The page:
4 Ways Disruptive Technology Impacts Analytics

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Everybody wants innovation.

Innovation is cool. It’s hot. It’s trendy.

But innovation for innovation’s sake is fruitless.

That’s why innovation must be tied to improving your company.

Let’s look at four ways disruptive technology impacts analytics.

1. Automate With Artificial Intelligence

Artificial intelligence (AI) is when computer programmers develop machines that work and react like humans.

By creating human-like machines, this disruptive technology impacts analytics by automating formerly human tasks.

One example is self-driving vehicles.

“Where drivers are restricted by law from driving more than 11 hours per day without taking an 8-hour break, a driverless truck can drive nearly 24 hours per day,” writes Ryan Petersen for TechCrunch. “That means the technology would effectively double the output of the U.S. transportation network at 25 percent of the cost.”

Whether your organization uses self-driving vehicles or finds another way to optimize your supply chain, you can bet that artificial intelligence has a function in that process.

2. Secure With Blockchain

Blockchain initially sounds like a tricky concept. However, it’s merely a series of blocks linked together to form a chain.

Blocks can be added to the chain, but the blocks already in the chain cannot be edited or deleted.

A useful application of blockchain, according to Jay Chang at Sidebench talks about a potential business case: using blockchain to manage electronic health records (EHRs).

Managing EHRs with blockchain directly impacts patients and their care cycle. This is because blockchain would add changes to your EHR without editing any of your previous history, “creating a secure, permanent record that is validated by all parties with private access to the data.”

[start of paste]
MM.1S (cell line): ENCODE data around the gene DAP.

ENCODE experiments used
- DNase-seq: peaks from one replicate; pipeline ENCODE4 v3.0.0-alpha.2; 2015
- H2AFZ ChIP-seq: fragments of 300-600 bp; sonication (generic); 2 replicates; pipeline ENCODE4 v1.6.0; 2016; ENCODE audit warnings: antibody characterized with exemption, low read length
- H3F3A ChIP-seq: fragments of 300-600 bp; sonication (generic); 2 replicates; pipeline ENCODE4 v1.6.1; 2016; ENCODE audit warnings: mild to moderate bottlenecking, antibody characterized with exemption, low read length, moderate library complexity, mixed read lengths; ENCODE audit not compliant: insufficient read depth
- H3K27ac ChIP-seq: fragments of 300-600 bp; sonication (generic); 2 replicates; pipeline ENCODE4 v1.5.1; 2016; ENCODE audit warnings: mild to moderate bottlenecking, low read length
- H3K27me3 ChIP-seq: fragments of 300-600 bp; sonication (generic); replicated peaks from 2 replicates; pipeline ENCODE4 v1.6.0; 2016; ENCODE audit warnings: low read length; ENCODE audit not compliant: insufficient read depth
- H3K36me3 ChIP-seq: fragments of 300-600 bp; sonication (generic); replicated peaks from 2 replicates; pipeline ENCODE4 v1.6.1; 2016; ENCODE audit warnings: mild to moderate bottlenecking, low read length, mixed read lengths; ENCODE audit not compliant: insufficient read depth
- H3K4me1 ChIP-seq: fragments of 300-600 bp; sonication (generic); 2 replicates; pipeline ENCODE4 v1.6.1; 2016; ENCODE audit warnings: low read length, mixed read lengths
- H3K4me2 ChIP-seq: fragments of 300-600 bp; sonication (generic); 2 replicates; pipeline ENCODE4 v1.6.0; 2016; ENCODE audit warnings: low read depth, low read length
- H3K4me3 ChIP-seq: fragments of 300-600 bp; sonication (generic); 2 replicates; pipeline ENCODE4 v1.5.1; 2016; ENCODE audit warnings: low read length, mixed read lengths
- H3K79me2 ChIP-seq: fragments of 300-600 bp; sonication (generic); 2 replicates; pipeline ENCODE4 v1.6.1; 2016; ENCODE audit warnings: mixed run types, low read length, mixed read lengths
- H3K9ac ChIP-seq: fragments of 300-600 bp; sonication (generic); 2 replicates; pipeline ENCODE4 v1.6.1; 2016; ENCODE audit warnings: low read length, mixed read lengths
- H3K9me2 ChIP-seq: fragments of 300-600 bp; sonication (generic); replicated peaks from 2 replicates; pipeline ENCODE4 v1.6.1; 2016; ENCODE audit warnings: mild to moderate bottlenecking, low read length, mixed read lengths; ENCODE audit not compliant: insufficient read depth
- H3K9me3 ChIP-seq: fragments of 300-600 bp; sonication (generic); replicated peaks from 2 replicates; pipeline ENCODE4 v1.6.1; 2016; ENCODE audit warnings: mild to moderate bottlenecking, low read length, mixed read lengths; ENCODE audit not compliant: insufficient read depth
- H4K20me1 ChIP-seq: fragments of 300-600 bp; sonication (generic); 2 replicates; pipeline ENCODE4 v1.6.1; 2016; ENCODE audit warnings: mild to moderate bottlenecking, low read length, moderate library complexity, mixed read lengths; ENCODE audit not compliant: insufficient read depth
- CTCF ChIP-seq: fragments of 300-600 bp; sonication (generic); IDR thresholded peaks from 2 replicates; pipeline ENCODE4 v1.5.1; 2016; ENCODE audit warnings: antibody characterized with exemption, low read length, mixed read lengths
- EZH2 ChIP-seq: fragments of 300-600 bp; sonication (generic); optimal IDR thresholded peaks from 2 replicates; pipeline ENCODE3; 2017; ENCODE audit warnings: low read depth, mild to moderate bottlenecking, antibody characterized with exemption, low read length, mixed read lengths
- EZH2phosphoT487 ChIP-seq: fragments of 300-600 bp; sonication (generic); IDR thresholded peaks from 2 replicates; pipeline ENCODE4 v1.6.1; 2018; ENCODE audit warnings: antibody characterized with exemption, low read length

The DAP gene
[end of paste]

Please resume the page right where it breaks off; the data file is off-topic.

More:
Chang cites three business cases for blockchain in healthcare:

  1. Developing better health exchanges.
  2. Protecting patients and practitioners through supply chain accountability.
  3. Reducing fraud in billing and claims.

With these potential benefits, blockchain could have a huge impact in the healthcare industry.


3. Link Live Objects To Digital Counterparts

Gartner defines a digital twin as “a digital representation of a real-world entity or system.”

These digital twins are linked to real-world objects and offer information about their status, respond to changes, and improve operations.

“With an estimated 21 billion connected sensors and endpoints by 2020, digital twins will exist for billions of things in the near future. Potentially billions of dollars of savings in maintenance repair and operation (MRO) and optimized IoT asset performance are on the table, [said Gartner VP and Fellow David] Cearley” at the Gartner 2017 Symposium/ITxpo.

4. Pull Together With A Digital Duplicate

All of an organization’s digital twins can roll up into a digital duplicate.

A digital duplicate provides a real-time, 360-degree view of your business that powers data analytics. The digital duplicate’s infinite navigation lets you spelunk the many areas of your business’s data, and its ability to pull in data from many sources makes it a better data warehouse by ensuring accuracy and consistency.

Digital duplicates have helped companies identify opportunities for a healthcare provider to grow revenue by 25-30 percent, as well as reduce product strategy development of a global manufacturer from months to mere days.

Feel free to innovate with disruptive technology, and make it mean something.

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